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Validity of Atterberg Limit charts that has been used in Geotechnical Engineering

Validity of Atterberg Limit charts that has been used in Geotechnical Engineering

Validity of Atterberg Limit charts that has been used in Geotechnical Engineering

(OP)
Dear all,

I have been working for a small geotechnical firm in the US. I am responsible for writing geo-reports and sending it to the client. While I have bee writing report, I found something weird about taking PI of the soil that I never done in my life.

My boss wants to do only Liquid limits test and used the liquid limit obtained from laboratory to the table of default list of liquid limit, and plastic limit. He finally wants to use the Plasticity index obtained on this way for the further calculation.

I had checked with several research papers and thesis where they had done both Liquid limits and plastic limit tests and compared the value obtained from actual test to the value obtained from that table. These values are off by significant margin (sometimes >6). I don't know whether the way taking value of Plastic limits from table based on liquid limits is right or wrong?

Does any of your company use same chart as attached?

Thanks in advance.

RE: Validity of Atterberg Limit charts that has been used in Geotechnical Engineering

No, looks lazy as well as inaccurate. However, the chart could indicate the relationship observed within a specific geological area. Did your boss explain how the chart was developed?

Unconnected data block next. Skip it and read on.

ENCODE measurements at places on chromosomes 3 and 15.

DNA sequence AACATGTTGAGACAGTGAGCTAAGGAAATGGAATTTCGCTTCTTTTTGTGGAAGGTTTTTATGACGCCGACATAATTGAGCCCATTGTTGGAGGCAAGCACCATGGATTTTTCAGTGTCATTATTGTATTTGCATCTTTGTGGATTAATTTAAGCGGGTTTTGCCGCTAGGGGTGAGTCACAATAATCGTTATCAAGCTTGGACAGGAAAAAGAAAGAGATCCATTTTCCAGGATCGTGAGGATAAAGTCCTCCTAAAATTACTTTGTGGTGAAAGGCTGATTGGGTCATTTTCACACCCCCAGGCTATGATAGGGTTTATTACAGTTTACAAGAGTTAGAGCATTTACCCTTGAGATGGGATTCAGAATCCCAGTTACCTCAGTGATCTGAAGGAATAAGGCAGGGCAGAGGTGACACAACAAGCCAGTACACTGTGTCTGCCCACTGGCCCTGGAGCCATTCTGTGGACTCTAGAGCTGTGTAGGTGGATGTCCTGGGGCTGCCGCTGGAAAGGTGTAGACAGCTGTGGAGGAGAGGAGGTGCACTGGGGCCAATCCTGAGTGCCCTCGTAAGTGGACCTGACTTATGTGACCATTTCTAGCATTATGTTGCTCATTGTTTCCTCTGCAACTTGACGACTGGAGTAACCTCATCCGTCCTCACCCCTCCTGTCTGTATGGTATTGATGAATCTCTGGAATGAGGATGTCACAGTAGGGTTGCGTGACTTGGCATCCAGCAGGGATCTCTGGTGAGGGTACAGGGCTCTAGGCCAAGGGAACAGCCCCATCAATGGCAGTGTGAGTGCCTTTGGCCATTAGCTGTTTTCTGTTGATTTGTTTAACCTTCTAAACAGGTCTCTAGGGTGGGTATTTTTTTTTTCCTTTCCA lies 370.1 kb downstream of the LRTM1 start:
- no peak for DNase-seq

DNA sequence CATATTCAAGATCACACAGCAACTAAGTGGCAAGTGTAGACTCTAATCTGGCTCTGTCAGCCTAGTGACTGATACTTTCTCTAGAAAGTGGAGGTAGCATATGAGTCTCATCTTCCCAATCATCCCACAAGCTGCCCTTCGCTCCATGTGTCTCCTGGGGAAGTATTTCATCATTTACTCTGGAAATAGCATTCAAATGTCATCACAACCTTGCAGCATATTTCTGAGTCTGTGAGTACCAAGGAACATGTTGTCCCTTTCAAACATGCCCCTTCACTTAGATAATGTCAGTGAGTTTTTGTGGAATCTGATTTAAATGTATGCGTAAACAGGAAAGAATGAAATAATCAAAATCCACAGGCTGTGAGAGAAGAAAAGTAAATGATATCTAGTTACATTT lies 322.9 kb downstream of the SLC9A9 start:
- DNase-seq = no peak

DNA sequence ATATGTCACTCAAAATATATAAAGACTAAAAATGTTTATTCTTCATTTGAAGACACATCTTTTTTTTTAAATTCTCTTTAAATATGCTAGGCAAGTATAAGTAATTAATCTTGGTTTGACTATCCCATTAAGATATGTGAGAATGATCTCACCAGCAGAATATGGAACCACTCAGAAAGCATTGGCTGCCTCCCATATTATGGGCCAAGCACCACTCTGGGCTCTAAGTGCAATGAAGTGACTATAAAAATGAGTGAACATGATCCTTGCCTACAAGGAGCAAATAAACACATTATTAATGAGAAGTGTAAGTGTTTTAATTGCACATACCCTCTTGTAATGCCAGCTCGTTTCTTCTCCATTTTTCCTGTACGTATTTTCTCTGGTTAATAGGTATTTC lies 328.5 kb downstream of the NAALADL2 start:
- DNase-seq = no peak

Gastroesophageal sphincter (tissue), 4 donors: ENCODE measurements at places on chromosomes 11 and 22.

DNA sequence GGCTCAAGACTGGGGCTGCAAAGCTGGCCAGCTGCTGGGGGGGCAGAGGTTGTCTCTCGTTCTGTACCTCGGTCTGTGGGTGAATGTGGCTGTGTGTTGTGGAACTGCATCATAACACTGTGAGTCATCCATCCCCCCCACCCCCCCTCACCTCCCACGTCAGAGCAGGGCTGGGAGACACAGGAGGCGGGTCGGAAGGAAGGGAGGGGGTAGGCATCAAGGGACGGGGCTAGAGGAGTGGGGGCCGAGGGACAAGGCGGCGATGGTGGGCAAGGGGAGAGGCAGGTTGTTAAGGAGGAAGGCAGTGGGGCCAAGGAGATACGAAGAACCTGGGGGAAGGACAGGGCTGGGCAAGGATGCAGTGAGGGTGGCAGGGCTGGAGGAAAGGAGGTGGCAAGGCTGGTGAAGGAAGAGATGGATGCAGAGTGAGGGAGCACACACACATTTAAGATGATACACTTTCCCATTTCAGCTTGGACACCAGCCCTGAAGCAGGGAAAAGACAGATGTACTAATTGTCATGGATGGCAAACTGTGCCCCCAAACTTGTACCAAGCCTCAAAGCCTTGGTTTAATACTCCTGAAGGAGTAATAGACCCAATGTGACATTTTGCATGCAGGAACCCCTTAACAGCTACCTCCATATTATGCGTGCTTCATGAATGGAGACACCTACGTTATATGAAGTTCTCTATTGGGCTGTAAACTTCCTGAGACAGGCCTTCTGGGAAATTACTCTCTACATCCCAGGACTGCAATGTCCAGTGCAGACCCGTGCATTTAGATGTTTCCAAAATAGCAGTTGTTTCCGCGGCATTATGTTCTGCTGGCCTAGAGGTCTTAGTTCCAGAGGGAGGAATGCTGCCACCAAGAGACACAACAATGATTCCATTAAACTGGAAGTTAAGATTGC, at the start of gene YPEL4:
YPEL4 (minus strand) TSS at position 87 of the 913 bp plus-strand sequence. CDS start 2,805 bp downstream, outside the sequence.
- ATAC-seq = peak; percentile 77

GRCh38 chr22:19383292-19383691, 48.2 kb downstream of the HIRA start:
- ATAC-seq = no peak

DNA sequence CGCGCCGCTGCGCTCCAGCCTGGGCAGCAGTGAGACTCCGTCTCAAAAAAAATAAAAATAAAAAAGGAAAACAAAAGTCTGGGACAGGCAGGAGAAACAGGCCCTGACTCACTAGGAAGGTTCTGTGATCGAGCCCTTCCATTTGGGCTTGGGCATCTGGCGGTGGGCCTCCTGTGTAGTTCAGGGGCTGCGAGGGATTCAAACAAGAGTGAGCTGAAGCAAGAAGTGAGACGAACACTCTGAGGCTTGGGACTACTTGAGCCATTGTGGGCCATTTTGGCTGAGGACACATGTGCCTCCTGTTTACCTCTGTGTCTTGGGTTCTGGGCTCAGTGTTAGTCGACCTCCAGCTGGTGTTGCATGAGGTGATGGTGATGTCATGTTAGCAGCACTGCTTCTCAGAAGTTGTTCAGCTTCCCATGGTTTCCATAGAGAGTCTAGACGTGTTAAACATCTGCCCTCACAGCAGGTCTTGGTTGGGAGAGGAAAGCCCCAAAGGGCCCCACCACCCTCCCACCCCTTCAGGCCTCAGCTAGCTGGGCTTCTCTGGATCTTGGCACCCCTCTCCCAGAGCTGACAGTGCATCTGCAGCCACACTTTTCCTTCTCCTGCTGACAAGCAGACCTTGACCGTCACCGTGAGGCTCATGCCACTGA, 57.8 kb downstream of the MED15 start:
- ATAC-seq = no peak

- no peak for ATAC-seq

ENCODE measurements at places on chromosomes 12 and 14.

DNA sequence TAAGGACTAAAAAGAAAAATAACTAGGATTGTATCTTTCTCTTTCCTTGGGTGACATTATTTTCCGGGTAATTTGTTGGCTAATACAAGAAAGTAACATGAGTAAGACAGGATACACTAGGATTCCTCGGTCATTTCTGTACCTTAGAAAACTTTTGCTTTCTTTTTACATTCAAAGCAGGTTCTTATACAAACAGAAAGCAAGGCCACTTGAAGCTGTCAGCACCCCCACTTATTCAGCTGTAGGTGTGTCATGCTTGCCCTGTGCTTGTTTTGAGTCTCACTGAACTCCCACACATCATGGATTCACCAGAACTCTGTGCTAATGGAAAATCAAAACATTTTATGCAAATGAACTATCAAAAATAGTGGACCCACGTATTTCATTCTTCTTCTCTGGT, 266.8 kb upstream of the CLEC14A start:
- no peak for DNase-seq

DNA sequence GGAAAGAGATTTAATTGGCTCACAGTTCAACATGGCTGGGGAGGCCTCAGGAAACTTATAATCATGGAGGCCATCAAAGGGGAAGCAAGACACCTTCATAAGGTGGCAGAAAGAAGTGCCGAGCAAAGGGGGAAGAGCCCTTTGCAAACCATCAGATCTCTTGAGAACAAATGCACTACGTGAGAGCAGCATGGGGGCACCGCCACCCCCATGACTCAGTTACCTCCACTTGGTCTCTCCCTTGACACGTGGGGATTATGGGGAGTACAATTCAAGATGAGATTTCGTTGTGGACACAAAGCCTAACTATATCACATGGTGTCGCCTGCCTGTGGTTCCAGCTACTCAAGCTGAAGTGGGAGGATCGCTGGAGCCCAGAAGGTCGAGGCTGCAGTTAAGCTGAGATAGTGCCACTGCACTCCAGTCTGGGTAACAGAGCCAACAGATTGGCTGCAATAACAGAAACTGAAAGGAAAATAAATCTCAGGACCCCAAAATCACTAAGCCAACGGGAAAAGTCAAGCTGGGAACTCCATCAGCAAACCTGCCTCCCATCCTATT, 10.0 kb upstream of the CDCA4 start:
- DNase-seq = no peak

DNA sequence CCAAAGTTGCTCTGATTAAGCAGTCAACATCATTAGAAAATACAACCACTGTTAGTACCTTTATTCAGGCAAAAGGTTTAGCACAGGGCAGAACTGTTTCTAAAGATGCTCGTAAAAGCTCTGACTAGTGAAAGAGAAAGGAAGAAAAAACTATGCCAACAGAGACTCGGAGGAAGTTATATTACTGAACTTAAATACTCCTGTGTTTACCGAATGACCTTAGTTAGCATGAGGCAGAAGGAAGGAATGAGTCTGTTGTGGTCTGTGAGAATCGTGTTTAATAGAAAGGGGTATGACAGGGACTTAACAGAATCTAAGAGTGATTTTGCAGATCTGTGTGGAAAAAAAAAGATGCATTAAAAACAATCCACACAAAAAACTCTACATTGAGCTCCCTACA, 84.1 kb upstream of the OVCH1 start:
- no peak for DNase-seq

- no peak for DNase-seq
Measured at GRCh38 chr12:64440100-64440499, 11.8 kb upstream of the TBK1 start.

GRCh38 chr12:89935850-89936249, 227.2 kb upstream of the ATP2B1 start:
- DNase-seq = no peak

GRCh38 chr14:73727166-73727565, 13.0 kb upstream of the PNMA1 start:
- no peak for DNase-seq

RE: Validity of Atterberg Limit charts that has been used in Geotechnical Engineering

(OP)
Yes, I have discussed with him about it. He said, it is based on the several hundreds of experiments in research conducted in different part of the US. But, I still have not satisfied with his answers. I feel like we are cheating the clients by assuming plastic limits based on liquid limits.

RE: Validity of Atterberg Limit charts that has been used in Geotechnical Engineering

Yes...his approach is lazy and not defensible unless you develop your own plastic limit correlation based on actual tests in local soils. There are two separate tests for a reason.

The plastic limit is more difficult to get right and is less repeatable than the liquid limit; however, it still needs to be run.

RE: Validity of Atterberg Limit charts that has been used in Geotechnical Engineering

Check out the paper below, where a method is proposed for determining wP based on the fall cone.

Feng, T. W. (2000). Fall-cone penetration and water content relationship of clays. Geotechnique, 50, 181-187.

I don't think this has really been picked up in practice, but in a discussion by Prof Mesri & Peck of a different method, they suggest that the Feng method may be reasonable.

O'kelly, B. C., Mesri, G. & Peck, R. B. (2011). A new method of measuring plastic limit of fine materials. Geotechnique, 61, 88-92.

RE: Validity of Atterberg Limit charts that has been used in Geotechnical Engineering

If I found out my testing company was doing this, I'd probably find another company to do the work.

RE: Validity of Atterberg Limit charts that has been used in Geotechnical Engineering

bad boss alert!

f-d

¡papá gordo ain’t no madre flaca!

RE: Validity of Atterberg Limit charts that has been used in Geotechnical Engineering

Soils from the same geologic origin and mineralogy will generally plot in a straight line on a plasticity chart (LL vs PI). Often the line is roughly parallel to the A-Line (dividing line between silt and clay). You can probably make your own correlation for your local soils, but using data from other parts of the country probably isn't going to be the most accurate way to do things.

Roll out a couple of plastic limits on your own time, and see how well your boss' correlation really is.

You are cheating your clients if you tell them you are performing the limits tests in accordance with ASTM standards. If not, how much does the PI really govern the recommendations you are making, and how much of the recommendations are based on local experience?

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